Put another dime in the jukebox
The Hideaway Bar & Grill
The Hideaway Bar & Grill2565 Franklin Blvd.
Sacramento, CA 95817
Everyone wants something different in a bar. Looking for a dive? How about the Flame Club (2130 16th Street)? Or if you really want to dive deep, the Chambers Room (701 J Street). A place to appreciate craft beer? How ’bout Pangaea Two Brews Cafe (2743 Franklin Boulevard)? Want to get a little dressy and hang with people in their 20s? LowBrau (1050 20th Street) is your spot. Want to see what the really cool millennials are up to (dubstep? Trap? Who knows?)? Go to Bows & Arrows (1815 19th Street). Are you gay and looking for something strong (both the drinks and, possibly, the guys and gals)? Hit up the wonderful Mercantile Saloon (1928 L Street). Are you a wine aficionado who maybe wants to delve into European wines? Go to San Francisco.
If you are, however, in search of a very casual bar with late-night, greasy, satisfying food to assist you in metabolizing some booze, look no further than The Hideaway Bar & Grill. The Hideaway fills a niche that Sacramento might not have known it lacked: It’s got a vague rockabilly vibe, with a lot of greased hair on the men, brightly dyed hair in retro styles and cat-eye glasses on the ladies, and an abundance of black clothes and tattoo sleeves for all.
It’s grungy inside, with a jukebox that seems to default to Johnny Cash’s “Ring of Fire” during any break in selections, pool tables, concrete floors and tattoo flash art on the walls. The bar’s liquor selection is basic, and craft cocktails isn’t its thing—you won’t find anyone spanking basil here. A boilermaker made with draft Olympia Beer will kick the night off right. If you’re not a smoker, the cramped patio will be unbearable on a weekend night. If you are a smoker, you’ll be stoked. Smoke up, Johnny!
The menu contains a selection of fried appetizers, salads, burgers and sandwiches. Fried pickles are a gimmicky food, and the ones at Hideaway would be better if they were from pickles that were truly brined rather than the limp, yellowish ones here, but they are served hot and crisp with a dill dippin’ sauce on the side. Big, sweet clumps of garlic cling to the garlic fries, but the fries themselves are overly oil-saturated and shriveled. On another visit, the fries with my burger have just emerged from the fryer and arrive pepper-dusted and crisp.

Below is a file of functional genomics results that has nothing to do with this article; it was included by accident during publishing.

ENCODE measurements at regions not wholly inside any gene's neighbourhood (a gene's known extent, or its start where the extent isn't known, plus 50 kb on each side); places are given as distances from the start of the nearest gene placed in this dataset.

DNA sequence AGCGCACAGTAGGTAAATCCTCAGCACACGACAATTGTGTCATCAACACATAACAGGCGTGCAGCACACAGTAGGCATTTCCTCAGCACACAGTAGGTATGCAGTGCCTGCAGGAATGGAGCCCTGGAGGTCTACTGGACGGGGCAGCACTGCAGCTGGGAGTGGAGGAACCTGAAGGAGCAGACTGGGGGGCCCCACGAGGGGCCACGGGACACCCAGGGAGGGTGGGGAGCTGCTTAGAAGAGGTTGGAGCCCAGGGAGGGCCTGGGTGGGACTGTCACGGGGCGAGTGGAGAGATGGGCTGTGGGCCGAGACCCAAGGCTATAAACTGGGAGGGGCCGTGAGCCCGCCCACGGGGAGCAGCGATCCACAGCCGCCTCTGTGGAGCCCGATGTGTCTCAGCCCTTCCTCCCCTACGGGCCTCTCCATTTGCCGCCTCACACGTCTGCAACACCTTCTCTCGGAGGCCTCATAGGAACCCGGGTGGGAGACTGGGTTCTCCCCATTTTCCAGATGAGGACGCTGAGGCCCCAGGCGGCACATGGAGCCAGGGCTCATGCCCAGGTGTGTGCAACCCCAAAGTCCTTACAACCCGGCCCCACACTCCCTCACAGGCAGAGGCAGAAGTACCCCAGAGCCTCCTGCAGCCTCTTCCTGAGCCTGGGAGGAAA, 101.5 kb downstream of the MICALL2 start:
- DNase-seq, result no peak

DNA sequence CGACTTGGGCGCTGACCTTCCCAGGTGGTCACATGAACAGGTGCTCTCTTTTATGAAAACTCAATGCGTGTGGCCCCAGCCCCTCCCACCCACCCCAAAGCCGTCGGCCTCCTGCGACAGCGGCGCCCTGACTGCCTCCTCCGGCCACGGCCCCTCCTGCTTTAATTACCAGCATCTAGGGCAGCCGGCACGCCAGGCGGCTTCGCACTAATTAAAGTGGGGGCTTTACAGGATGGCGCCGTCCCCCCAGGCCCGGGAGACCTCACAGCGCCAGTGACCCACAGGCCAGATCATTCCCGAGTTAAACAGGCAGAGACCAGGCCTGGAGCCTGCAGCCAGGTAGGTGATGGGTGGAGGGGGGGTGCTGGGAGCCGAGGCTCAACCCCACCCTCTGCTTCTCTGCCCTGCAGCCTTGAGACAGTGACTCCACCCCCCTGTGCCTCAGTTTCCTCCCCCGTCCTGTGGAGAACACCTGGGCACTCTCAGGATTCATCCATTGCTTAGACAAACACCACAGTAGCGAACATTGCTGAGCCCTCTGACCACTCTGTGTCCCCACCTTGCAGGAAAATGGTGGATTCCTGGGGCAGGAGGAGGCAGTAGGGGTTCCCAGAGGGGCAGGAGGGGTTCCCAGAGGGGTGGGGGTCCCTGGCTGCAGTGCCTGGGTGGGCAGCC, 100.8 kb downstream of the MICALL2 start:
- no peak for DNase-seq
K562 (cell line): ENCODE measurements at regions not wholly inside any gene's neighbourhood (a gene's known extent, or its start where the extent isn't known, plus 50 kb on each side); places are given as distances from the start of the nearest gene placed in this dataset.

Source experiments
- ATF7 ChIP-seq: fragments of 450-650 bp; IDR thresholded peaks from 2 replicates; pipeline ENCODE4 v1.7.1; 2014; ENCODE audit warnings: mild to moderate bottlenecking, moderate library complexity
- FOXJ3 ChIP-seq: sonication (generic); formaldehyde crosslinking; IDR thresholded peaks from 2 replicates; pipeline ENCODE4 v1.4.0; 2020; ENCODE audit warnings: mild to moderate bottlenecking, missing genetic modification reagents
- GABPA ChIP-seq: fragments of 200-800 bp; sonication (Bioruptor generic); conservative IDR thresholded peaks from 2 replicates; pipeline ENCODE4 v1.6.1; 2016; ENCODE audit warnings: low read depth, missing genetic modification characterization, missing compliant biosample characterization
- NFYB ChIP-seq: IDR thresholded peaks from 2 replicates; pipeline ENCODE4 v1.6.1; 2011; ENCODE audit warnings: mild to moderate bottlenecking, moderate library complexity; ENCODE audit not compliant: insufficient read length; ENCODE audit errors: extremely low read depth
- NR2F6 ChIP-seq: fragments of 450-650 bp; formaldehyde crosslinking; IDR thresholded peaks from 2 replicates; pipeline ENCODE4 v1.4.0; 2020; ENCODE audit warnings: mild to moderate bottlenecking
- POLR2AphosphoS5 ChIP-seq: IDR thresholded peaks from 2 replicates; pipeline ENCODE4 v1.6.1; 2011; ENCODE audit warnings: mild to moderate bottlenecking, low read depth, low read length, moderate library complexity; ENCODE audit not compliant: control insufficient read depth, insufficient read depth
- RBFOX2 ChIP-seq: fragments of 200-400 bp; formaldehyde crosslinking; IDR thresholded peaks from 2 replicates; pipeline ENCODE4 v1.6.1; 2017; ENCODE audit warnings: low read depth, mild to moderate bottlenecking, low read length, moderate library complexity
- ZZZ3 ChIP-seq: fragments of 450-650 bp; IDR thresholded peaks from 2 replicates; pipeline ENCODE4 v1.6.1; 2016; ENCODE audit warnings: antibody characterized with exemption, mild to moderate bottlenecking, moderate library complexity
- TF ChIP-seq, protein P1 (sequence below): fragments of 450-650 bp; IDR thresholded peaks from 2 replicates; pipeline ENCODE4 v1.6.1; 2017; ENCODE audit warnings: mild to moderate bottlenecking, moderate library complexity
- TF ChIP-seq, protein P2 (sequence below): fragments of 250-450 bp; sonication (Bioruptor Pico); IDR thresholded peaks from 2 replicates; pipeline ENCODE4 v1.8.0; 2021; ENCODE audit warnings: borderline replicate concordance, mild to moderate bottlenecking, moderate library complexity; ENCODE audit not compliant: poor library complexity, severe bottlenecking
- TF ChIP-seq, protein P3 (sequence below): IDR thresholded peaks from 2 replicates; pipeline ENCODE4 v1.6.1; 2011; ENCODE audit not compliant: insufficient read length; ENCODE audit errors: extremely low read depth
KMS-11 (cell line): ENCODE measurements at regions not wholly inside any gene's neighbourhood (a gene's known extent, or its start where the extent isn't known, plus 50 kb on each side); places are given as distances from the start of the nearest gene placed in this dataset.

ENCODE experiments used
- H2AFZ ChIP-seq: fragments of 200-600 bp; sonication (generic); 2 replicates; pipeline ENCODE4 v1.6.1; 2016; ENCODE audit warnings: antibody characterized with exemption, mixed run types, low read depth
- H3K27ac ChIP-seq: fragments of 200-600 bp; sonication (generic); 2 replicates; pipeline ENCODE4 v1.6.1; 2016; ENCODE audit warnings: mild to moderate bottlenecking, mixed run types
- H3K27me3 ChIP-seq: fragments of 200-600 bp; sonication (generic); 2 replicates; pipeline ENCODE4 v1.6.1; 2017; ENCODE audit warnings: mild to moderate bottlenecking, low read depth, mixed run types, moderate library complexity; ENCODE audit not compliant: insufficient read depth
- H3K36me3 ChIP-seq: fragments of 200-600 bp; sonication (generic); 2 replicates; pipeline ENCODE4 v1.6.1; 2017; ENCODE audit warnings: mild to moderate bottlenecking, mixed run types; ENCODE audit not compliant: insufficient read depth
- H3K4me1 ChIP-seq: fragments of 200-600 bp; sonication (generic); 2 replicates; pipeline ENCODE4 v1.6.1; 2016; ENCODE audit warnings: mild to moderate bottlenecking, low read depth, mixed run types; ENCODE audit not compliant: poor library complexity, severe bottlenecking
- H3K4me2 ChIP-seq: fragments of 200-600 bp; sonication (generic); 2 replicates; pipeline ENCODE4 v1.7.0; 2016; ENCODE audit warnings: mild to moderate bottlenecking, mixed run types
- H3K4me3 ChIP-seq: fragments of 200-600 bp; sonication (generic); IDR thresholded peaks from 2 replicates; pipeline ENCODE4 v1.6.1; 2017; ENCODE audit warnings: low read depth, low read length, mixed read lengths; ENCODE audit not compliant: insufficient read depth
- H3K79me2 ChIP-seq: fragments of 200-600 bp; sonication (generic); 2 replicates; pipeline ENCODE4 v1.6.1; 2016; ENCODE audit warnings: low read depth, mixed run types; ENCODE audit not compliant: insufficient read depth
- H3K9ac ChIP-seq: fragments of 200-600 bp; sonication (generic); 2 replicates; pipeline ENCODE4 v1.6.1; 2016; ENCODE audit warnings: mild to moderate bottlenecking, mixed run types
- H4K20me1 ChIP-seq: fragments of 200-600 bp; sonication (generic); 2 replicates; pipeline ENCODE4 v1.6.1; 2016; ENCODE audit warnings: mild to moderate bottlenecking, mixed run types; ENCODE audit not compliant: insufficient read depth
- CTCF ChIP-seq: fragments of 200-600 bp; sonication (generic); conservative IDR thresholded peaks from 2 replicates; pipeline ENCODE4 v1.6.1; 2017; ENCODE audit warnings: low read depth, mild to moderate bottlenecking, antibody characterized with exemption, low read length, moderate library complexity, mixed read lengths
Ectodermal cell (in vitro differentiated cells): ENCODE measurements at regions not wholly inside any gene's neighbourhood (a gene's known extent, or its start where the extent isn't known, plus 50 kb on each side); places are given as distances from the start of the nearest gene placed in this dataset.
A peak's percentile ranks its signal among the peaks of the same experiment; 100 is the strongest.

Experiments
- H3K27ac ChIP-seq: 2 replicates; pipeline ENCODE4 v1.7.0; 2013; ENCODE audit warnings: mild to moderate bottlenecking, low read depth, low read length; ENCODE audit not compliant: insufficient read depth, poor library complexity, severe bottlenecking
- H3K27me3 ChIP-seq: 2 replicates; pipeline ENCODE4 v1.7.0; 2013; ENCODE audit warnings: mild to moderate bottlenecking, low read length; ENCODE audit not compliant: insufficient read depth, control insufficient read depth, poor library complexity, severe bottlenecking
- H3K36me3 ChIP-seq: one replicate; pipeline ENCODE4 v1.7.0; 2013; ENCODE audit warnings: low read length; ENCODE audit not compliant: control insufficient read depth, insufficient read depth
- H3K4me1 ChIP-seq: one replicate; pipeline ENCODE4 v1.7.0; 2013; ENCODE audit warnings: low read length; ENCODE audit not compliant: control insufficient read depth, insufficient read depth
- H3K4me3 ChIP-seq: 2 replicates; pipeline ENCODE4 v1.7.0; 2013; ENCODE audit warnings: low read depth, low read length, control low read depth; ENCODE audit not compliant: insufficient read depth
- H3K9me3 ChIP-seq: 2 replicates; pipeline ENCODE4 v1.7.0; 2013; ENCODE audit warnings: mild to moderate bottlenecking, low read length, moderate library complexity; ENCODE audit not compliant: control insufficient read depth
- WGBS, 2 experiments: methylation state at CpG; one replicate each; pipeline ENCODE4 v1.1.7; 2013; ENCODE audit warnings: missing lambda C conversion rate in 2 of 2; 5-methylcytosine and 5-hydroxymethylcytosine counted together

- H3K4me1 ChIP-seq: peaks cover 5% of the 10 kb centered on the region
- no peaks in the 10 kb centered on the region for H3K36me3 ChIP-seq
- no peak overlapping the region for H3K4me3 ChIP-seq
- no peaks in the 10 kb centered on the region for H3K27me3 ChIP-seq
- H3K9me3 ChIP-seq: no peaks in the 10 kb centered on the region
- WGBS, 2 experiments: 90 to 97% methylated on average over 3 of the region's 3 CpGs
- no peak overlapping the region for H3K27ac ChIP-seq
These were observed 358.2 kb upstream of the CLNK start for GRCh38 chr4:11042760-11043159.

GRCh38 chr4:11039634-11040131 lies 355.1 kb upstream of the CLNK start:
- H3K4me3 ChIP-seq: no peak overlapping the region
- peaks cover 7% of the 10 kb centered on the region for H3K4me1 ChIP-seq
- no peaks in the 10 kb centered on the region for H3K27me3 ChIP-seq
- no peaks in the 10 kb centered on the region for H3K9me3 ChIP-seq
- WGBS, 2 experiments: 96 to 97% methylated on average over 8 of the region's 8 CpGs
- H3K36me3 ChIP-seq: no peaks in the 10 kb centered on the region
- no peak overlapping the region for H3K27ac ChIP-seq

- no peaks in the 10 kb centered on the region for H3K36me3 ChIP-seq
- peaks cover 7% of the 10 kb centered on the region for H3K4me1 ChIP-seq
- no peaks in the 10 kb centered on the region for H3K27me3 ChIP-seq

Side salads topped with parmesan cheese are an alternative to fries as a small concession to health. The beets in a red-beet salad are paired with feta, well-dressed and have bread-crumb crunchies sprinkled on them. The only drawback is the cinnamon-sugar glazed walnuts: Save this flavor combination for Cinnamon Toast Crunch.
The burgers at Hideaway are architectural, towering assemblages. Happily, the fluffy charred buns are sturdy enough to hold up when the tower is squeezed to a more realistic height. A burger with an excess of salt (it’s topped with both salty bacon and salty blue cheese) keeps a perfectly medium-rare burger just short of excellence. A meaty veggie burger (one of three veggie sandwich options) gets crunch from fried pickles and sweet heat from barbecue sauce. The fish sandwich is more like a crunchy batter sandwich with a little bit of fish, but the dill tartar sauce brings the whole thing together. The juicy slabs of breast in the fried-chicken sandwich are dripping with a spicy, vinegary hot sauce that tingles the taste buds, and just enough coleslaw.
A friend from the Northwest holds a particular fondness for the Hideaway because it makes her feel at home. She said what she wants from a bar is cheap beer, adequate bar food and a comfortable place to hang with her friends. The Hideaway has all this, plus the food is quick, the employees are friendly and “Ring of Fire” will probably be playing on the jukebox.